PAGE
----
The Influence of Creative Societies on the Formation of Art Education in Krasnoyarsk of the Late 19th – Early 20th Centuries

Автор: Liliia R. Stroy

I Journal of Siberian Federal University. Humanities Social Sciences 2020 13(6): 963-971

DOI: 10.17516/1997-1370-0619 УДК 7.067

The Influence of Creative Societies

on the Formation of Art Education in Krasnoyarsk

of the Late 19th - Early 20th Centuries

Liliia R. Stroy* and Evgeniia S. Tsareva

Dmitri Hvorostovsky Siberian State Academy of Arts Krasnoyarsk, Russian Federation

Received 10.05.2020, received in revised form 28.05.2020, accepted 05.06.2020

Abstract. The article considers the processes that took place in the Siberian city of Krasnoyarsk in the late 19th - early 20th centuries and were connected with the creation of cultural and educational societies. The principles of historicism and objectivity as well as the systemic approach form the key methodological basis of the research. Their application resulted in reconstruction of cultural and social life of the city and identification of the initiatives related to professional art. The use of unique archival documents and retrospective literature ensured a special focus on the history of the musical societies& and art associations& creation, that influenced not only the development of performing culture and exhibition activities in Krasnoyarsk, but also determined the scenario for the art education development in the city. The article concludes that the formation of cultural and educational movement in Siberia (the case of Krasnoyarsk) was discrete and took place several decades later than in Central Russia. At the same time, it was the establishment of creative unions that predetermined the scenario for the formation and development of first urban music schools and drawing classes.

The reported study was funded by RFBR, the government of Krasnoyarsk Krai and regional science funds.

Research area: theory and history of art.

Citation: Stroy, L.R., Tsareva, E.S. (2020). The influence of creative societies on the formation of art education in Krasnoyarsk of the late 19th - early 20th centuries. J. Sib. Fed. Univ. Humanit. Soc. Sci., 13(6), 963-971. DOI: 10.17516/1997-1370-0619.

© Siberian Federal University. All rights reserved

* Corresponding author E-mail address: Listroy@yandex.ru

ORCID: 0000-0002-9086-4579 (Stroy); 0000-0002-3161-8431 (Tsareva)


Cultural and educational social movement in the 19th - early 20th centuries encompassed the whole Russia. Advanced educated people of various classes united in voluntary non-governmental unions in order to jointly solve problems in scientific, educational, cultural, and various professional fields. Rich western experience had had a significant impact on the formation of Russian public organizations. The voluntary associations& activities in Europe were aimed at solving socially significant problems in the field of education, enlightenment and organizing people&s leisure activities and, thus, contributed to "a mutually acceptable reconciliation of interests between the state and the society" (Popov, 2015: 126). Educational unions in Russia were directly involved in the evolution of socio-cultural environment corresponding to the ongoing modernization processes in the country. According to Russian researchers, being the embodiment of a democratically organized association, promoting freedom of educational, scientific, cultural and leisure activities, they were also important elements of the civil society that was in the process of its formation in the country.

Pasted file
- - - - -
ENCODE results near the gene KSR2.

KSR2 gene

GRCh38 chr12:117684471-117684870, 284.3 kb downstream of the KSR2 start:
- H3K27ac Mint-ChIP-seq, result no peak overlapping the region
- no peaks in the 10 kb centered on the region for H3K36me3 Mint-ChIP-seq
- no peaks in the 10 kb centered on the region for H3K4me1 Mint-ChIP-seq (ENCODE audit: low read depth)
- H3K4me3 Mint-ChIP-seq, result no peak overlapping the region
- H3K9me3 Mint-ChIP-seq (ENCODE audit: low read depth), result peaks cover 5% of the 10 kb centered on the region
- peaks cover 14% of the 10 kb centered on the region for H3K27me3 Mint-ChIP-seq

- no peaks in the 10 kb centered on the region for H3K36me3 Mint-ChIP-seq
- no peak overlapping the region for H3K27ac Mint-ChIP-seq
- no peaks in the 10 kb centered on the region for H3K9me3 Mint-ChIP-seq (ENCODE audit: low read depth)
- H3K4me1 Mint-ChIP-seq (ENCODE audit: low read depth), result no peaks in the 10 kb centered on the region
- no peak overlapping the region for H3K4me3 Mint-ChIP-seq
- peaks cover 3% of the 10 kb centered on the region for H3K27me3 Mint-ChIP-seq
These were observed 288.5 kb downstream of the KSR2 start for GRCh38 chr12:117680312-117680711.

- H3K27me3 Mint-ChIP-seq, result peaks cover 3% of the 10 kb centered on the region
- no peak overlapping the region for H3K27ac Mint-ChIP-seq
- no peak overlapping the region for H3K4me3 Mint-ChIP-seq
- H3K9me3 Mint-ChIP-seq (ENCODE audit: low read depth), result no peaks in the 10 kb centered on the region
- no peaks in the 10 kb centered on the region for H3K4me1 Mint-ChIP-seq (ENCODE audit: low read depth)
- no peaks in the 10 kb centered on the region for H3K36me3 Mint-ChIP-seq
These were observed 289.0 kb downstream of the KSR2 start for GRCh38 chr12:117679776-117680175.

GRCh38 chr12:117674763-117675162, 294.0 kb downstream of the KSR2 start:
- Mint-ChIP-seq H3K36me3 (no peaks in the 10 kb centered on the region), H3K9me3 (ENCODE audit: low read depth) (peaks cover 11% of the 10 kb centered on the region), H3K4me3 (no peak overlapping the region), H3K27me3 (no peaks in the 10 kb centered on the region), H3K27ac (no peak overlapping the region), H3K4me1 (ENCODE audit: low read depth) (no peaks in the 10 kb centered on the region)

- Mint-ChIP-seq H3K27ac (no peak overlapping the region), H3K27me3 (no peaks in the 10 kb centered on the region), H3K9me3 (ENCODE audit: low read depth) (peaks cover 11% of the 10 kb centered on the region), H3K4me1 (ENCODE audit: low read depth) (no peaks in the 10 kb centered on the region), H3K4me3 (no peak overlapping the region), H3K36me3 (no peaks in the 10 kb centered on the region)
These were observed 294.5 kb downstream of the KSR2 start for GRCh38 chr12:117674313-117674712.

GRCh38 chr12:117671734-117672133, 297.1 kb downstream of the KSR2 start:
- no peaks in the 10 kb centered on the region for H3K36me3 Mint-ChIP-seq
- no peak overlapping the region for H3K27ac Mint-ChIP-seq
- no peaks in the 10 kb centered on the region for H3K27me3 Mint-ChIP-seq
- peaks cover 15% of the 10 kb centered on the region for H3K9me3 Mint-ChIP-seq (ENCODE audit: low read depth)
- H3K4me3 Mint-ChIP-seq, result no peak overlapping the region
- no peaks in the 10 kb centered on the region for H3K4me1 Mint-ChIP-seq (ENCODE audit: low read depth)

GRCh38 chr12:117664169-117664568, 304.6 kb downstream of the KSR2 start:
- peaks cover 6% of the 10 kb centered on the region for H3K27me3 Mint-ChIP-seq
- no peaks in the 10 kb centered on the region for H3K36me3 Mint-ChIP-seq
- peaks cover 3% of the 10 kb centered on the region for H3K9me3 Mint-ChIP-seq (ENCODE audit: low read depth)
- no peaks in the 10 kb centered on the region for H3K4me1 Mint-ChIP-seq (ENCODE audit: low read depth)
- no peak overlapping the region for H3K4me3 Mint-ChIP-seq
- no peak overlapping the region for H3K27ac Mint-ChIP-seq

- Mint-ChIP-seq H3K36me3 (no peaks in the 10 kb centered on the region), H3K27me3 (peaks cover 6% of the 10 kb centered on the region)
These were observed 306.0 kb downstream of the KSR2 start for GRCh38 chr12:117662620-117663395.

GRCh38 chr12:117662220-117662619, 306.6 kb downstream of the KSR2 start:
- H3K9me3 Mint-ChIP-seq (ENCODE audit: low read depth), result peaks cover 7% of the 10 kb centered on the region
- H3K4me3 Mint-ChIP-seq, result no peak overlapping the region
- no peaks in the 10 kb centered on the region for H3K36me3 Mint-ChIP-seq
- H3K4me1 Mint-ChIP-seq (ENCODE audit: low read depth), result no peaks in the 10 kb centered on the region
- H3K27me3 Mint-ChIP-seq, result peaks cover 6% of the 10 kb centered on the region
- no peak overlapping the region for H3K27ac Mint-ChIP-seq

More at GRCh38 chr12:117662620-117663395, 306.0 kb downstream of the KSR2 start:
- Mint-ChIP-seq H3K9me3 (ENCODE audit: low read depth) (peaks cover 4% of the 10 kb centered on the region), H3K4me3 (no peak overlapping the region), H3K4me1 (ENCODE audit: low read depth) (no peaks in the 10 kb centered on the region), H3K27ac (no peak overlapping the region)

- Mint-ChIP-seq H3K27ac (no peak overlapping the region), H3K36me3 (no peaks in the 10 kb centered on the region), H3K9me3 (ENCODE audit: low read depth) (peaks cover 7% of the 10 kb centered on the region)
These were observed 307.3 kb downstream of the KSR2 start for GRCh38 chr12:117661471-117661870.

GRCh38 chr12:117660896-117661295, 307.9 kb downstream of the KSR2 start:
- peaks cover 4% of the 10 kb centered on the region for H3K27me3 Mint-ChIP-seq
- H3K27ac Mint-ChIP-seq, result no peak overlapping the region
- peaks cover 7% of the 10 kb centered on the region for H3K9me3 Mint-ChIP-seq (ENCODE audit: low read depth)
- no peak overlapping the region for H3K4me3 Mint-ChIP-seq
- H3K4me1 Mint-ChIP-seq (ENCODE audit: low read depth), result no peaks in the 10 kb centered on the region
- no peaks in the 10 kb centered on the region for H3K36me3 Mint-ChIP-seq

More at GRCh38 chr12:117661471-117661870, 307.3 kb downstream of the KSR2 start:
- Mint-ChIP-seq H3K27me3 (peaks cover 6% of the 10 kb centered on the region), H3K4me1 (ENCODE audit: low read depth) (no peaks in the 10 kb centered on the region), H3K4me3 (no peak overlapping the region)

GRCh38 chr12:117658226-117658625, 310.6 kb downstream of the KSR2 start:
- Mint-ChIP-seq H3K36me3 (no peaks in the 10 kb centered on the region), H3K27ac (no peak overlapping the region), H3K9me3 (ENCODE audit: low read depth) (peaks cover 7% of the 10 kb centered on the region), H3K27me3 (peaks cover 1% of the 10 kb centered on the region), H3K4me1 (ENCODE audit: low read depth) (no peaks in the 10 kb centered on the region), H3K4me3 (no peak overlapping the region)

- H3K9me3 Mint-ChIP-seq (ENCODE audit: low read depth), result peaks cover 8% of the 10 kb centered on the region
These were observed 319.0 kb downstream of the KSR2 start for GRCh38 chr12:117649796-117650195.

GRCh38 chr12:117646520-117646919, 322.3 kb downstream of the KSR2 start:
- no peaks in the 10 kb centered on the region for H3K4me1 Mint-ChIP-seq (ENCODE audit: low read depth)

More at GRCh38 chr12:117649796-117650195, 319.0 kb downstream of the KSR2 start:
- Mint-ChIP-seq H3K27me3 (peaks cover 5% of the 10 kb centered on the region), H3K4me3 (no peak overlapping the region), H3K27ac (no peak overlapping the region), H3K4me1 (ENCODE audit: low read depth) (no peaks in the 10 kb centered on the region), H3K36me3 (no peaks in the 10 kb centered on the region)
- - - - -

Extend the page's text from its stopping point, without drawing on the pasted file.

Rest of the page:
The cultural and educational associations& special role was in their influence on the development of musical and artistic life in Russia, the formation of its concert-theater, exhibition and educational spheres. Participation of these unions in the formation of the artistic space of a particular city was directly dependent on its distance from a major cultural center - be it the capital of Russia or a region. The more peripheral the territory was, the more dependent on private initiative and self-organizing processes its cultural field was. Investing in the development of art was rarely included in the list of local authorities& mandatory expenditures. Having kept away from the problems of musical and artistic life, they shifted taking care of it to cultural and educational non-governmental societies, which directly or indirectly influenced the opening of such primary educational institutions in the field of art as music schools and drawing classes.

Sources and methods of research